Posts by Meghan Elkin

A better understanding of the scale of domestic abuse during the pandemic

Pictured is a victim of domestic violence

The Office for National Statistics has been working to bring together data sources to provide the best understanding of the scale of domestic abuse, sexual offences and violence against women and girls. However, the impact of the pandemic on survey collection has meant a data gap in understanding the sheer prevalence of these crimes. The ONS has now published its first estimates of domestic abuse and sexual assault in two years. Meghan Elkin explains why a note of caution should be taken in interpreting these statistics.

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Violence against women and girls: Helping to understand the scale and impact of the problem

An image of a woman with her hand to the camera

Crimes which disproportionately affect women and girls, such as sexual violence, domestic abuse, and stalking have devastating consequences. Meghan Elkin explains how the Office for National Statistics has worked collaboratively across government and with charities to produce its first analytical article on this important topic, highlighting not only the scale and severity of the problem, but also where there are evidence gaps.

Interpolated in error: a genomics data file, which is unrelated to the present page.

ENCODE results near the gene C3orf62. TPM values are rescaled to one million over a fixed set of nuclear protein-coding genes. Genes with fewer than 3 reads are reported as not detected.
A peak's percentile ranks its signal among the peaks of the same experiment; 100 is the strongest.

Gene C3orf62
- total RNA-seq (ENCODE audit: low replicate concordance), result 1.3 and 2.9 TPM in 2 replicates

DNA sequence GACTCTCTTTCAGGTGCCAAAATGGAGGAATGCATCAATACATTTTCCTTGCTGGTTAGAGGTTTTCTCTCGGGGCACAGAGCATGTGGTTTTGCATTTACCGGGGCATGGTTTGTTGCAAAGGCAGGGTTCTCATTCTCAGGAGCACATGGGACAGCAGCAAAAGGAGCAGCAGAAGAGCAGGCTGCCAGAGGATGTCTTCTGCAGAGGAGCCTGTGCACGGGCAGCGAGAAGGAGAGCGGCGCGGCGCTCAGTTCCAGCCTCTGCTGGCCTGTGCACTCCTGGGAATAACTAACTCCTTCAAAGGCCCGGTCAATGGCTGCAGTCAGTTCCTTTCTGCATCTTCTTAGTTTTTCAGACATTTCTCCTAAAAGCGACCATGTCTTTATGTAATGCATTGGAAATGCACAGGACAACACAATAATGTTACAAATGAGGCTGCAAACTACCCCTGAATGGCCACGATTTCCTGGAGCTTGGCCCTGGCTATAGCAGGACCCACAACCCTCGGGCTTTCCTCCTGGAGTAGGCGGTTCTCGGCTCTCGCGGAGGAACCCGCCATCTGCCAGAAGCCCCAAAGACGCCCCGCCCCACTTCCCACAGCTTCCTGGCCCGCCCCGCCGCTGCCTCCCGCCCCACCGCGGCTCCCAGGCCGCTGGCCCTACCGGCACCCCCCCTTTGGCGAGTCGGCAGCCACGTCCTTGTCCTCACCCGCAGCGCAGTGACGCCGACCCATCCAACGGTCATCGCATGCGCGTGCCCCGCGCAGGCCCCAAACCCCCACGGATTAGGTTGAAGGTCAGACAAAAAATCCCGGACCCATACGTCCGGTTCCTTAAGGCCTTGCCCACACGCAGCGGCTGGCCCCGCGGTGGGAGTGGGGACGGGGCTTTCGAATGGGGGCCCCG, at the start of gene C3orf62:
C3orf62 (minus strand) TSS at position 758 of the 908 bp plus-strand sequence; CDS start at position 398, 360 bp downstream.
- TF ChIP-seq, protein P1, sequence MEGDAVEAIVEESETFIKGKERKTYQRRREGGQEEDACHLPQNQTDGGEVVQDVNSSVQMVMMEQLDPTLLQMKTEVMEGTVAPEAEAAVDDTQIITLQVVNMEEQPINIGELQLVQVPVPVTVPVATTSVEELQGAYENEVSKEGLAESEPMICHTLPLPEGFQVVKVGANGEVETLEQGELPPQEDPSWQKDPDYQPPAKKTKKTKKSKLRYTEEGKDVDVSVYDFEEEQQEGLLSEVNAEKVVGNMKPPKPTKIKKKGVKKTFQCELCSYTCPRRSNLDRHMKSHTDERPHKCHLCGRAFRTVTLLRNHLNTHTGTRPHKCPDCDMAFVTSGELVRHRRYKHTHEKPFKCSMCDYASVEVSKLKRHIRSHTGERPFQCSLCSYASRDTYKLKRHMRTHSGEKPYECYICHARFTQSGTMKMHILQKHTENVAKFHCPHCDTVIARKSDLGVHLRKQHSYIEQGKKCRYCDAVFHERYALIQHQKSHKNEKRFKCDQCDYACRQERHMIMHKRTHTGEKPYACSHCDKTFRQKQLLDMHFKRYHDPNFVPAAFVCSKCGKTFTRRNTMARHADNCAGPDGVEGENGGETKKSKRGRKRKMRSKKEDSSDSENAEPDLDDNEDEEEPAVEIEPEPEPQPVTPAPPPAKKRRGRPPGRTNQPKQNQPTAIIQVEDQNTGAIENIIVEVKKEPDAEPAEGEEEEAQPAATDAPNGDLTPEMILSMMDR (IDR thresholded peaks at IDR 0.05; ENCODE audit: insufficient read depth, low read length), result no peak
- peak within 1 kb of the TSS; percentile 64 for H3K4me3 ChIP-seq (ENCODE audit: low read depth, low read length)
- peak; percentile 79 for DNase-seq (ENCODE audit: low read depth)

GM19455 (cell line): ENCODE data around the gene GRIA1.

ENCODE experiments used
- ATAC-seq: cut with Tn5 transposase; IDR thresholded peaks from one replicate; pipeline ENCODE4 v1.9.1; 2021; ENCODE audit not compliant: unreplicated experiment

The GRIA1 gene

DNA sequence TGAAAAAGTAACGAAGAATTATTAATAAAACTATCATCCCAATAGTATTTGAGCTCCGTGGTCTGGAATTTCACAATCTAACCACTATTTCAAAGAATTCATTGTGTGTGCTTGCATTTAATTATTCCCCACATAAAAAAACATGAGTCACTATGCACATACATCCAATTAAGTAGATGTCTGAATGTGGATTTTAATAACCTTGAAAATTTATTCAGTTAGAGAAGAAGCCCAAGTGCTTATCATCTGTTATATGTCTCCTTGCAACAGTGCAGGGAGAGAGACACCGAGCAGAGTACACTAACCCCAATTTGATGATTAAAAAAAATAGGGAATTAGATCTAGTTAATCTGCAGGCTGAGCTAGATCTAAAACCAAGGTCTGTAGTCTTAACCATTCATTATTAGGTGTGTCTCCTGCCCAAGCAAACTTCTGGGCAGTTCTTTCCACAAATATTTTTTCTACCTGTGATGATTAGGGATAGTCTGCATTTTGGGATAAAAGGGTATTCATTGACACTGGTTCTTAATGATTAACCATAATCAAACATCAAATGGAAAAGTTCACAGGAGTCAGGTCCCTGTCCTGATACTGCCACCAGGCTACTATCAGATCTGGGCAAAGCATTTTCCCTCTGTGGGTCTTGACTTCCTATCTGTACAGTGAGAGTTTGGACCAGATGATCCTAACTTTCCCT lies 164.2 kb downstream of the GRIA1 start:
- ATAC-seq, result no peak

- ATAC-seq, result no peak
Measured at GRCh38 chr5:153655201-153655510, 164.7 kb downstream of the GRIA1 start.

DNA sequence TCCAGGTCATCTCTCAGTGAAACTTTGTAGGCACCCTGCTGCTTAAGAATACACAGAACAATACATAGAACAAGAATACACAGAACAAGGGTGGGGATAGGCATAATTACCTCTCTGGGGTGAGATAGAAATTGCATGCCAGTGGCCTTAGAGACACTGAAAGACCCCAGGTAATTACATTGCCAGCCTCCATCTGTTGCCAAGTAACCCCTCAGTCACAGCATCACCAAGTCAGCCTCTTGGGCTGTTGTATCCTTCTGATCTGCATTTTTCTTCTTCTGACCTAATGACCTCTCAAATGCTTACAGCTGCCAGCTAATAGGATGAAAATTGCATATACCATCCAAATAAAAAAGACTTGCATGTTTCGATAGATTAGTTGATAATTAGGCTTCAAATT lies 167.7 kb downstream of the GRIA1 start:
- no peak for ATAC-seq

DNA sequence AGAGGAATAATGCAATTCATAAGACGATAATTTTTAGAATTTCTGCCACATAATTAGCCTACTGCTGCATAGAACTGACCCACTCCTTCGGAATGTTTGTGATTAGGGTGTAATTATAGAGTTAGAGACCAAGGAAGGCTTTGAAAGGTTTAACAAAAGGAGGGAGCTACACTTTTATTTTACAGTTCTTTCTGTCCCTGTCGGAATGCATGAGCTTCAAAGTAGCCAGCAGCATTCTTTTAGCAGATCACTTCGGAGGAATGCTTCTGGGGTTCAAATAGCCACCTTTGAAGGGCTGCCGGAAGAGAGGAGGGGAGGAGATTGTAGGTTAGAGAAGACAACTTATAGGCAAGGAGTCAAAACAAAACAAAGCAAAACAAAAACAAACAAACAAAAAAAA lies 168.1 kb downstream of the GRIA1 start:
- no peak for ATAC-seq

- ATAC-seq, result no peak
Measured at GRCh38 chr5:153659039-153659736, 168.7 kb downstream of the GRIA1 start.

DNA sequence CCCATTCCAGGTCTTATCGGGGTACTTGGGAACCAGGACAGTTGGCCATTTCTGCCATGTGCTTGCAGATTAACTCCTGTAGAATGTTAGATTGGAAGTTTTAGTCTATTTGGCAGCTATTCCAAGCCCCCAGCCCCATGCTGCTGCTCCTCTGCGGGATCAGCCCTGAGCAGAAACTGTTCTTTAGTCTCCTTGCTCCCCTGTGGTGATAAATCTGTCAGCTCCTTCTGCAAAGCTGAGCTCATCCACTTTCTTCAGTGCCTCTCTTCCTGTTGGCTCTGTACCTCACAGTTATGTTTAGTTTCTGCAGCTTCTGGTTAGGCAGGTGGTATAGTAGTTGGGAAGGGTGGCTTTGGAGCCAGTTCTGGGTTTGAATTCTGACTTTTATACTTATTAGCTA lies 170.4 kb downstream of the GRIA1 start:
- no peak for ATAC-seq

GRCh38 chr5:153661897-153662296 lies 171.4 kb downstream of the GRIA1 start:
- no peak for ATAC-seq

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Understanding the extent and nature of child abuse

Child abuse is an appalling crime against some of the most vulnerable in society. It’s something that’s not often discussed or well understood, and there has been a lack of complete statistics. The Office for National Statistics has been working to produce the most comprehensive picture possible by incorporating questions into the Crime Survey for England and Wales and analysing this alongside other sources of data, which can only tell a partial story. Here Meghan Elkin explains how bringing data sources together helps us better understand both the nature of child abuse and the potential demand on support services.

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Continuing improvements to crime statistics – repeat victimisation

Understanding critical issues affecting our society lies at the heart of what ONS does and we continually consult with the people who use our data. The latest Crime Survey for England and Wales (CSEW) figures incorporate an important change that improves how repeat incidents of violence are included in the survey estimates. Meghan Elkin sets out the reasons for the change and why the new statistics do not mean more people have suffered violence.

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